Amphibian Disease Ecology Lab
Dr. Patricia Burrowes
Department of Biology, University of Puerto Rico
Río Piedras Campus
Research interests in Puerto Rico:
Amphibians are an example of a vertebrate class globally threatened by chytridiomycosis, a disease caused by a chytrid fungus, Batrachochytrium dendrobatidis (=Bd). Although some species have persisted after epidemic outbreaks, they remain vulnerable under enzootic conditions. In the past several years, we have studied the geographic distribution of this fungus in Puerto Rico, and the variation in prevalence among species, populations, ontogenetic stages, localities and times of the year (see publications).
At this point we are interested in investigating what allows our terrestrial species to persist in spite of Bd , when other species die resulting in population extirpations and/or species extinctions? In order to do this, we use a multi-level eco-immunology approach from the organisms (the frogs) in their environment, to ex situ controlled experiments, molecular laboratory work to diagnose pathogen infection, asses immune response, and characterize host skin microbiome in a seasonal environment.
Hurricane Maria Effects: As of December 2017 when we were finally able to return to our study sites at El Yunque and see the disastrous effect the hurricane had on the forest canopy, we have dedicated a lot of time to study how the hurricane has affected Eleutherodactylus frogs. We are interested in collecting data to describe the effect on the abundance, population structure, habitat use, and reproductive habits of frogs in a previously well studied area. Results on part of this work have now been recently published.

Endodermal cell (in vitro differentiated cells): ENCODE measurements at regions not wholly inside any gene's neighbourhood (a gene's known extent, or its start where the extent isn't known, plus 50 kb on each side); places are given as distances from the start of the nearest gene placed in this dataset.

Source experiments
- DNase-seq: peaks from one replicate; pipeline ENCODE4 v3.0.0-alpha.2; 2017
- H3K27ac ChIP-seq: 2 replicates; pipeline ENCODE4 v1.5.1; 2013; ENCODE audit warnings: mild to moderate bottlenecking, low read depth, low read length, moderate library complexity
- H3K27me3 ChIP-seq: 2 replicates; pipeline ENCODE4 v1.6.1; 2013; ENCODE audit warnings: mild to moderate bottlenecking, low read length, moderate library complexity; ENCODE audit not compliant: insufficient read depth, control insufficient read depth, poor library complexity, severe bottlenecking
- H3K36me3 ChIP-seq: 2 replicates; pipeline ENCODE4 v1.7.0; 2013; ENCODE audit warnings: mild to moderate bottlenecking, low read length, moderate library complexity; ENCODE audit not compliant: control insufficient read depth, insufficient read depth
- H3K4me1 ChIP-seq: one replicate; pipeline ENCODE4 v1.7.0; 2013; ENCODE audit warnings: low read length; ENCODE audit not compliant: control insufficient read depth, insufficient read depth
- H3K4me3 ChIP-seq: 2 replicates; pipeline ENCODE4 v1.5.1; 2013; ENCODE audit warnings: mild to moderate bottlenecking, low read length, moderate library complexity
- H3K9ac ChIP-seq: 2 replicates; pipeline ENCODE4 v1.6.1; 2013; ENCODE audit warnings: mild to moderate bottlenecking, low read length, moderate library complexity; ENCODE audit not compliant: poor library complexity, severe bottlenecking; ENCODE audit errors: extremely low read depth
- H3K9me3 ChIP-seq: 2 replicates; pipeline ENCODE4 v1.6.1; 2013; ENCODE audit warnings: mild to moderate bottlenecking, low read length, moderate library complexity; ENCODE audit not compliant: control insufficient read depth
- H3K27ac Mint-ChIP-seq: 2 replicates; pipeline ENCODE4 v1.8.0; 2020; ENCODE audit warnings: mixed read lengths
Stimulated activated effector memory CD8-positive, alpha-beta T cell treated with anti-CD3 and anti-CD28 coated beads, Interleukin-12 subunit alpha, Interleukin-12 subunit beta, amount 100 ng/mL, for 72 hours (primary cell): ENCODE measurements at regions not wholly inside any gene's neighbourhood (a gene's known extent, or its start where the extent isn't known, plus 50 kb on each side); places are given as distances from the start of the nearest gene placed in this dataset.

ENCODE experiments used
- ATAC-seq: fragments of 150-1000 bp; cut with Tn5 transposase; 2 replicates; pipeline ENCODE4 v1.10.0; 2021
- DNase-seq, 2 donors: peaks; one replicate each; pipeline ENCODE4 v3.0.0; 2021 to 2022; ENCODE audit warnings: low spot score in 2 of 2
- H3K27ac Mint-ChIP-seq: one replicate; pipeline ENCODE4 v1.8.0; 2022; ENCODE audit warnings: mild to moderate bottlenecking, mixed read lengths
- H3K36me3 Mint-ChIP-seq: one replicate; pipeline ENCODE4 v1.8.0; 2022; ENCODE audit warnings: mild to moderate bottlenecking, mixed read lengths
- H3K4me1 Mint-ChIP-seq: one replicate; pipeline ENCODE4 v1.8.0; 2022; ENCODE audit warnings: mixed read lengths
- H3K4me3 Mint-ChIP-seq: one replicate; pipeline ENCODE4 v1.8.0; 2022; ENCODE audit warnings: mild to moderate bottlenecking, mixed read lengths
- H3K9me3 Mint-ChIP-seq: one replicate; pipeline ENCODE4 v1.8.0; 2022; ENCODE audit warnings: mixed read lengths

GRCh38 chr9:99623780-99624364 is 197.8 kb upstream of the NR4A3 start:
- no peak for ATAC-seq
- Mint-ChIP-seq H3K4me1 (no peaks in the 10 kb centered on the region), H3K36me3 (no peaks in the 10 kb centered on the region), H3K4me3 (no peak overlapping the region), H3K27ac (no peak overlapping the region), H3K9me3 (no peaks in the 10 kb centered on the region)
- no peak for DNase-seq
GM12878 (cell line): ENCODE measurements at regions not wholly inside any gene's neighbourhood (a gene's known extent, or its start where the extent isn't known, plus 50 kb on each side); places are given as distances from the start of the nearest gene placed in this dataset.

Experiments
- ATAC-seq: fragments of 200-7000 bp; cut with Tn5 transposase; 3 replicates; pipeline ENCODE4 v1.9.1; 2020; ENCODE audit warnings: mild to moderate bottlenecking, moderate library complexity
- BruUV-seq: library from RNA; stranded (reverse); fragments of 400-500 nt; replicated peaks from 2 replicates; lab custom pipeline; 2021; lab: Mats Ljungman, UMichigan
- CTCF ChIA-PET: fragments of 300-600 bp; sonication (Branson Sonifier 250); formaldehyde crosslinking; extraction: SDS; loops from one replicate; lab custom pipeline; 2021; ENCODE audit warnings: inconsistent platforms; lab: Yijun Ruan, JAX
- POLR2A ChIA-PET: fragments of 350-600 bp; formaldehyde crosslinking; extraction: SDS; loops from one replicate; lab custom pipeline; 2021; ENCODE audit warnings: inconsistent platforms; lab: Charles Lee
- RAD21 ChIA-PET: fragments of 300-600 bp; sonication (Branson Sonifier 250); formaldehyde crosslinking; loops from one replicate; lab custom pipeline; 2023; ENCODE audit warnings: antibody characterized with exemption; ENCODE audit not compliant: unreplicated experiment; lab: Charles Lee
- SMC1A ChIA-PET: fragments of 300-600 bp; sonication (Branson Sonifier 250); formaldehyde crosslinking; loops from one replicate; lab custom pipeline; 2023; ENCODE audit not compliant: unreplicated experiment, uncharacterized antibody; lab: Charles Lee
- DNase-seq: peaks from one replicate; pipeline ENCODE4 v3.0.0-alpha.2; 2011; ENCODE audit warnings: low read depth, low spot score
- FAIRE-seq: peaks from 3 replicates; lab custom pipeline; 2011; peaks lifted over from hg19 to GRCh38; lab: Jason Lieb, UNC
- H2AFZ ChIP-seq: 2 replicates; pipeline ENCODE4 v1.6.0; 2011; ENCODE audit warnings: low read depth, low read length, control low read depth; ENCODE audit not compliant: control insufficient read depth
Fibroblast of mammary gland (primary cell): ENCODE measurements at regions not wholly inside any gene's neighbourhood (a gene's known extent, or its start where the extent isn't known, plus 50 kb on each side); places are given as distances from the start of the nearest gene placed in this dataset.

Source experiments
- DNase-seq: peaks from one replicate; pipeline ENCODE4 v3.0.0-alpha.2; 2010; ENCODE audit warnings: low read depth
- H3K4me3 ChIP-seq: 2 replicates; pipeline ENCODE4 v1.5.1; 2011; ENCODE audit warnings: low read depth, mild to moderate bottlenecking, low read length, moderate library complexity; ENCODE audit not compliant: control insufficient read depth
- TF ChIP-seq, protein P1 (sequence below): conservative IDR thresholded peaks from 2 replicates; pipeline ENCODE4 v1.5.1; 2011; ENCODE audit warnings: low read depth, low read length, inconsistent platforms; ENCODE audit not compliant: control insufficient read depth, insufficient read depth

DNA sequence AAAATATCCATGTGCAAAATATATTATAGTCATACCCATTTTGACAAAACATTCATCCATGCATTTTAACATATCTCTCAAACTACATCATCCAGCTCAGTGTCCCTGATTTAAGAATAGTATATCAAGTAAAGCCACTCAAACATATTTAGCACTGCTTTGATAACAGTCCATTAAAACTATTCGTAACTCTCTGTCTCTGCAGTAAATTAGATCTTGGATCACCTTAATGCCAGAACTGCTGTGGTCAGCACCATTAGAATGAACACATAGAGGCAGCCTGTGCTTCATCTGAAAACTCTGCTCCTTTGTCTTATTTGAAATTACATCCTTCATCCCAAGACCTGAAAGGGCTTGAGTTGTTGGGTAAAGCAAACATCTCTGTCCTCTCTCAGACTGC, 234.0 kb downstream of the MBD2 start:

Research in other places of the world: Bolivia, The Philippines and Colombia:
PI´s: Ignacio De la Riva, Museo Nacional de Ciencias Naturales (CSIC, Spain) and Patricia A. Burrowes, (UPR), with collaborators: Letty Afuang, University of The Philippines. Rafe Brown, University of Kansas, and Carlos Navas, University of Sao Paulo. The main objective of this project is to identify key factors that may drive survival or extinction of amphibians in the tropics. To achieve this we are conducting historical comparisons of the same amphibian community (time: in La Planada Colombia), and studying the current responses of distantly related species with similar ecological adaptations across continents (space: Philippines and Puerto Rico).